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Case report
Apixaban-induced haematoma causing small bowel intussusception
  1. Ariel P Santos1,2,
  2. Jennifer M Rodriguez3 and
  3. Grace Berry1,2
  1. 1Surgery, Texas Tech University, Lubbock, TX, USA
  2. 2Department of Surgery, Covenant Medical Center—19th Street Campus, Lubbock, TX, USA
  3. 3Department of Pathology, Southlake Regional Health Centre, Newmarket, Ontario, Canada
  1. Correspondence to Dr Ariel P Santos; ariel.santos{at}ttuhsc.edu

Abstract

Apixaban (Eliquis) is a direct acting oral anticoagulant (DOAC) indicated for treatment of deep vein thrombosis, non-valvular atrial fibrillation, pulmonary embolism and postoperative venous thromboprophylaxis following hip or knee replacement. Complications are minimal and include, but are not limited to, bleeding and intracranial haemorrhage, and haematoma formation. Our patient is a 73-year-old woman who presented with clinical and radiographic findings of small bowel obstruction. She was found to be taking apixaban for atrial fibrillation. CT scan showed small bowel intussusception. She underwent an exploratory laparotomy and resection of the small bowel intussusception with primary side-to-side anastomosis. Histopathological examination showed that the intussusception was caused by an intramural haematoma. This case presents a rare instance of adult intussusception caused by a DOAC. To our knowledge, no case of intussusception caused by apixaban has yet been found in literature.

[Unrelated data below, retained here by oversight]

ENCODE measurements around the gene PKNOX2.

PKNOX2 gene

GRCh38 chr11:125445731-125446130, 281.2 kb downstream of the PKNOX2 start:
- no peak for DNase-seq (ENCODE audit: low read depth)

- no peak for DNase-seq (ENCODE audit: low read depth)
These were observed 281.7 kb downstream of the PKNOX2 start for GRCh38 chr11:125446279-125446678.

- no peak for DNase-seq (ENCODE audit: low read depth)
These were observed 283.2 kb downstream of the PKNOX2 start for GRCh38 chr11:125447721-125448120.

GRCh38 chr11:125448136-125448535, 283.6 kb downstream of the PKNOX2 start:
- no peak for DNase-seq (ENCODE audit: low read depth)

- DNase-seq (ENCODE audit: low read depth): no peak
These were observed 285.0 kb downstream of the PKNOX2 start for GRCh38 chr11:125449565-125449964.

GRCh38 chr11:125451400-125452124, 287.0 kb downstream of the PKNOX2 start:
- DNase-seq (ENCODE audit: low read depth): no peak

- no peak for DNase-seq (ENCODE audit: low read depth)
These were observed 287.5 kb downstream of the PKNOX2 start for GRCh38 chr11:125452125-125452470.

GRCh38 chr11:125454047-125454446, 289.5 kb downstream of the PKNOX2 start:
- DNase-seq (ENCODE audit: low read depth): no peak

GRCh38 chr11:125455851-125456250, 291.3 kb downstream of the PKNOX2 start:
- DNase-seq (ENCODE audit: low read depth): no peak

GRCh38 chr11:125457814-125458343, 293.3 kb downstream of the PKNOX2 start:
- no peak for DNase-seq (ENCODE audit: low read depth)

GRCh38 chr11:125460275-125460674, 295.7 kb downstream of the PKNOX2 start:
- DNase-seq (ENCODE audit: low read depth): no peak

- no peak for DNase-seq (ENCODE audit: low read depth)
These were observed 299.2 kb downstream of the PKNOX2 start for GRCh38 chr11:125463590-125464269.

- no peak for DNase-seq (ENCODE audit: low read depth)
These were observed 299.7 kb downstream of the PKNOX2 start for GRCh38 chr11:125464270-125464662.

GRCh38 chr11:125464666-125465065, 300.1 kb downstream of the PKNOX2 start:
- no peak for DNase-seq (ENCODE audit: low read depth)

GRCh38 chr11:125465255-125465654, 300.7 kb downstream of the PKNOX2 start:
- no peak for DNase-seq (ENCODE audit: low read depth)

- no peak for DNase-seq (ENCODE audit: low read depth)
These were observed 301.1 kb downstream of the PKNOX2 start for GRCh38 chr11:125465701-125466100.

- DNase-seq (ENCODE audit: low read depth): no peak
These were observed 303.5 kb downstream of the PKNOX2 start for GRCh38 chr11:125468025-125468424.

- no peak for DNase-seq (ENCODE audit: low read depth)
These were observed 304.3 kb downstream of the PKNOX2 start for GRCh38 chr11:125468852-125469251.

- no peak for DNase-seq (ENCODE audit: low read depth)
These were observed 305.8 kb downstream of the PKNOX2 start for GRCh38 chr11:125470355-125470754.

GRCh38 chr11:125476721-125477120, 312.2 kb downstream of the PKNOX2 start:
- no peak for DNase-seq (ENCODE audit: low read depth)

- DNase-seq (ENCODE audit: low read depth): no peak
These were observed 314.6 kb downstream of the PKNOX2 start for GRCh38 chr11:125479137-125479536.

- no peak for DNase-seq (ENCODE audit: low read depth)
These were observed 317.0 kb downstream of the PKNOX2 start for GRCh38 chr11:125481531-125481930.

• gastrointestinal system
  • haematology (drugs and medicines)
  • general surgery
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Footnotes

  • Twitter @traumamd1

  • Contributors GB: first drafting and writing of the manuscript, chart review and editing. APS conceptualised the idea of the paper, surgeon, obtained the consent, obtained the images, research, co-wrote the manuscript, major editing and revision, final drafting and submission. JMR: review, co-wrote the manuscript, major revision and proof reading of the manuscript and final drafting of the manuscript.

  • Funding The authors have not declared a specific grant for this research from any funding agency in the public, commercial or not-for-profit sectors.

  • Competing interests None declared.

  • Patient consent for publication Obtained.

  • Provenance and peer review Not commissioned; externally peer reviewed.

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